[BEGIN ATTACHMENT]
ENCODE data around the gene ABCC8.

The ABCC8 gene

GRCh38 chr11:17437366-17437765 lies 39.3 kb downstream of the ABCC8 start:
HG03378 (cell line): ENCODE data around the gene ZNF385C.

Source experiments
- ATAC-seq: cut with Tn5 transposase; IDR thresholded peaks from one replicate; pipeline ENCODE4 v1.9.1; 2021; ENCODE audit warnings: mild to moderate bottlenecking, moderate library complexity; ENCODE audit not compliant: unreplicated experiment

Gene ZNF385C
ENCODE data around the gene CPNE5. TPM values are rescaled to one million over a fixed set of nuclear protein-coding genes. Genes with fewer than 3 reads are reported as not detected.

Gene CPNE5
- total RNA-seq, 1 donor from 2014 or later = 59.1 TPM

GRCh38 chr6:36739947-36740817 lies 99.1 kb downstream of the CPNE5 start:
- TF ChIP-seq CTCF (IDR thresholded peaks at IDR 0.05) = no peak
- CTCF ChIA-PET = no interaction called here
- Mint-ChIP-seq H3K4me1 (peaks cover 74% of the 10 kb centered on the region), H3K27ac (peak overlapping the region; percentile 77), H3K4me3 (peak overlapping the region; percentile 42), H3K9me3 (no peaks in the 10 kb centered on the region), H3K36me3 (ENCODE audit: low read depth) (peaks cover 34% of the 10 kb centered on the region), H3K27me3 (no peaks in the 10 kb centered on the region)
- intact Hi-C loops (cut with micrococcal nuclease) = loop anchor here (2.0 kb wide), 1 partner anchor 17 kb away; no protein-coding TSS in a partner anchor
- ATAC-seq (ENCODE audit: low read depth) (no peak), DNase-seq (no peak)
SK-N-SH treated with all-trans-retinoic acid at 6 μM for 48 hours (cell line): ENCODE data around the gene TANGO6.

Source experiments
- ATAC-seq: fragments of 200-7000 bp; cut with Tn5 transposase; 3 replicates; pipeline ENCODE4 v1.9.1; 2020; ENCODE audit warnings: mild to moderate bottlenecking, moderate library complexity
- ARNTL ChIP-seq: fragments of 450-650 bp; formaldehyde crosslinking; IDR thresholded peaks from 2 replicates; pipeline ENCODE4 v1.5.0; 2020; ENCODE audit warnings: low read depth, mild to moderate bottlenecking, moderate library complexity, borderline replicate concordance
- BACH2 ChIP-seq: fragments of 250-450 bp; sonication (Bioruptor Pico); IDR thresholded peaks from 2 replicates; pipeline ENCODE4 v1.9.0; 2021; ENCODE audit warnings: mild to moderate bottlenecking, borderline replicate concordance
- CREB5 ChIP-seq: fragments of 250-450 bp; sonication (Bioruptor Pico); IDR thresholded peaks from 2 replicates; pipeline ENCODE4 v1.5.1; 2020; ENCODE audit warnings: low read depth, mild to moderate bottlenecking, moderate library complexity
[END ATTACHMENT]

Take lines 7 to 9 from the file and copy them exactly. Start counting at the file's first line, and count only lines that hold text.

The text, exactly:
Gene ZNF385C
ENCODE data around the gene CPNE5. TPM values are rescaled to one million over a fixed set of nuclear protein-coding genes. Genes with fewer than 3 reads are reported as not detected.

Gene CPNE5